Calcium: What You Should Know

Medically Reviewed by Carol DerSarkissian, MD on November 19, 2022
5 min read

You've heard that calcium protects your bones and that your glass of milk is loaded with it, but what do you really know about this essential nutrient? Most people may not realize that calcium is the most abundant mineral in the body. Or that calcium does far more than just strengthen your bones and teeth.

Here's a quick primer on calcium -- including why you need it and where to get it.

Calcium is probably best known for strengthening bones and teeth. In fact, most of the calcium in our bodies is stored in the bones and teeth. As bones undergo their regular process of breakdown and remodeling, calcium helps build new bone, especially during growth and development.

Getting enough calcium is important for keeping your bones strong throughout your lifetime, but especially during childhood, while the bones are still growing. It's also essential during the senior years, when bones start to break down faster than they can rebuild. Older bones become more brittle and easily fractured -- a condition called osteoporosis.

Calcium also plays an important role in several other body functions, including:

  • Nerve signal transmission
  • Hormone release
  • Muscle contraction
  • Blood vessel function
  • Blood clotting

There's also some early evidence that calcium might lower blood pressure and help protect against colorectal and prostate cancers. However, these benefits have yet to be confirmed in studies.

How much calcium you need depends on your age and gender. The recommended daily dietary allowances for calcium are:

Age Male Female

1-3 years 700 mg 700 mg

4-8 years 1,000 mg 1,000 mg

9-13 years 1,300 mg 1,300 mg

14-18 years 1,300 mg 1,300 mg

19-50 years 1,000 mg 1,000 mg

51-70 years 1,000 mg 1,200 mg

71+ years 1,200 mg 1,200 mg

Getting much more than the recommended amount of calcium from food and supplements increases the risk of side effects, so it’s best to avoid taking too much.

The ideal way to get calcium, like any nutrient, is from foods. Dairy products such as milk, cheese, and yogurt are the best and most obvious sources. One 8-ounce cup of low-fat, plain yogurt contains 415 mg of calcium -- more than a third of the daily recommendation for most age groups. An 8-ounce glass of nonfat milk will provide you nearly 300 mg of calcium. And 1.5 ounces of part-skim mozzarella has 333 mg.

Even if you're lactose intolerant, you can still enjoy your milk by choosing one of the lactose-free or lactose-reduced dairy products available at your local supermarket. Another option is to take lactase enzyme drops or tablets before you eat dairy.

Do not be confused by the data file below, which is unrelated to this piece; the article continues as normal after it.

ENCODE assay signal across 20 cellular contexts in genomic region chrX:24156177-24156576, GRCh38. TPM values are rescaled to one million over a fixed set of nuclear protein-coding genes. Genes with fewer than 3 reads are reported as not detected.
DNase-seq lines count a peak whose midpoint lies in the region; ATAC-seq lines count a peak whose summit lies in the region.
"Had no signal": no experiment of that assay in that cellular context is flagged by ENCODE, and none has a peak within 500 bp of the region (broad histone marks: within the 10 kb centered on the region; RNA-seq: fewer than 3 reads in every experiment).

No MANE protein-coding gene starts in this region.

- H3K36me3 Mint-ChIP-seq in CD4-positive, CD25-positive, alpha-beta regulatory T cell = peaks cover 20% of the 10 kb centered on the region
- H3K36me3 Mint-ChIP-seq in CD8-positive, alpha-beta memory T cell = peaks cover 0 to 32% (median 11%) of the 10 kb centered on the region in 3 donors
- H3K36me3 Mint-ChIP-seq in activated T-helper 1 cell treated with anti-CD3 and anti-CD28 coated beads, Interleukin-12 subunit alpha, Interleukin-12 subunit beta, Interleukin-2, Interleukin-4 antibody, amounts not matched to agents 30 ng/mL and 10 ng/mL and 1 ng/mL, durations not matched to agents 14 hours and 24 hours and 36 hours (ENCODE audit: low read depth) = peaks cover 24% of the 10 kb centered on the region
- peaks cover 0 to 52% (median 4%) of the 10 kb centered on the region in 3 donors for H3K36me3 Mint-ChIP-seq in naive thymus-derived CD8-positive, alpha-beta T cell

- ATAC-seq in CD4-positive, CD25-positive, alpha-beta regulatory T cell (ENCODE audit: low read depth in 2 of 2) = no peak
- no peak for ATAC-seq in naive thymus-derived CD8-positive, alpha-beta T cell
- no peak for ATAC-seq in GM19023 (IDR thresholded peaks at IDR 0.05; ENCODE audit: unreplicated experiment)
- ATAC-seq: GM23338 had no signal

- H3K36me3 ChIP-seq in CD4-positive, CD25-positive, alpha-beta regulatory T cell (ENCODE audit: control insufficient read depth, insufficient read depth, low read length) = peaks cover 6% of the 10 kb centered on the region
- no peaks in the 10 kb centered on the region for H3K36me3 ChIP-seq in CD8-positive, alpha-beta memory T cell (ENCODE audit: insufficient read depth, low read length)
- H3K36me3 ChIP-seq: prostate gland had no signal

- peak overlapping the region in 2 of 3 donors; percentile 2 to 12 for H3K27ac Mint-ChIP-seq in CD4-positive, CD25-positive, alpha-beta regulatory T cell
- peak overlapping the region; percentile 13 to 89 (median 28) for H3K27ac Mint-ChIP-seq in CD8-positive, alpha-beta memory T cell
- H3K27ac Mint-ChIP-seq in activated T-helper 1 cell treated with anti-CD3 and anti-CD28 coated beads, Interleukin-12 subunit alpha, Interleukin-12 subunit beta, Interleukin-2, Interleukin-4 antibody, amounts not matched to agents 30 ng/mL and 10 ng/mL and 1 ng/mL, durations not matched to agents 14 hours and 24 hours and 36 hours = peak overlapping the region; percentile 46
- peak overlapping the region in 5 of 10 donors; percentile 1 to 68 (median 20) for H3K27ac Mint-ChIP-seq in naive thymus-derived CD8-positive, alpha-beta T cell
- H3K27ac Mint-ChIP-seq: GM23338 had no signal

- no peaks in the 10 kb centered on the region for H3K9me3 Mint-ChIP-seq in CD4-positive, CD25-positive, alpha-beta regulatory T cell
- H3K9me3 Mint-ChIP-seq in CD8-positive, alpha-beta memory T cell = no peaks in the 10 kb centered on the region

Some studies show many people can tolerate dairy if they choose low-lactose foods like hard cheeses, eat lactose-containing foods and beverages in small amounts. or add dairy as an ingredient in a meal. Since dairy is the best source of calcium, it's worth experimenting by adding small amounts to your diet to see what you can tolerate.

Several non-dairy foods are also good sources of calcium, including:

Food calcium content per serving

Calcium-fortified orange juice, 6 ounces 375 mg

Canned sardines with bones, 3 ounces 325 mg

Firm tofu made with calcium sulfate, 1/2 cup 253 mg

Canned salmon with bone, 3 ounces 181 mg

Calcium-fortified breakfast cereal, 1 cup 100-1,000 mg

Boiled turnip greens, 1/2 cup 99 mg

Cooked fresh kale, 1 cup 94 mg

If you're not getting enough calcium from food alone, your doctor might recommend a supplement.

Calcium supplements come in two main forms:

  • Calcium carbonate -- found in products such as Caltrate 600, Os-Cal 500, Viactiv Calcium Chews, and store brands
  • Calcium citrate -- found in supplements such as Citracal

Calcium carbonate is also commonly found in over-the-counter antacids, such as Rolaids and Tums.

You need to take calcium carbonate with food, because it's easier for your body to absorb that way. You can take calcium citrate on an empty stomach or with food.

To maximize your absorption of calcium, take no more than 500 mg at a time. You might take one 500 mg supplement in the morning and another at night. If you take a supplement that also contains vitamin D, it will help your body absorb calcium more efficiently.

Avoid eating these foods when you take your supplement, because they can interfere with calcium absorption:

  • Caffeinated coffee and soda
  • High-salt foods

Before taking calcium supplements, you need to be aware of the side effects of high calcium intake, which include:

Calcium can also decrease absorption of some medications, including osteoporosis medicines, thyroid medicines, and some antibiotics. Ask your doctor if your medicines may interact with calcium, or to be safe, just don't take them at the same time. Taking calcium and vitamin D supplements with thiazide diuretics may increase the chance of kidney stones.

A June 2012 study in the journal Heartalso linked calcium supplements with a greater likelihood of heart attacks. This finding may be of special concern to anyone who is already at risk for heart disease.

Experts disagree regarding who should take calcium and vitamin D supplements. The U.S. Preventive Services Task Force doesn't recommend taking calcium supplements to prevent osteoporosis-related fractures in postmenopausal women, because there isn't enough evidence to support a benefit. Other organizations, including the National Osteoporosis Foundation and the Institute of Medicine, recommend supplements if you're not meeting your daily calcium requirements with diet alone.

Although your bones need calcium, don't take any supplements without first talking to your doctor. Find out which form of calcium is best for you to take, how much you need each day, and what to do if you experience any side effects.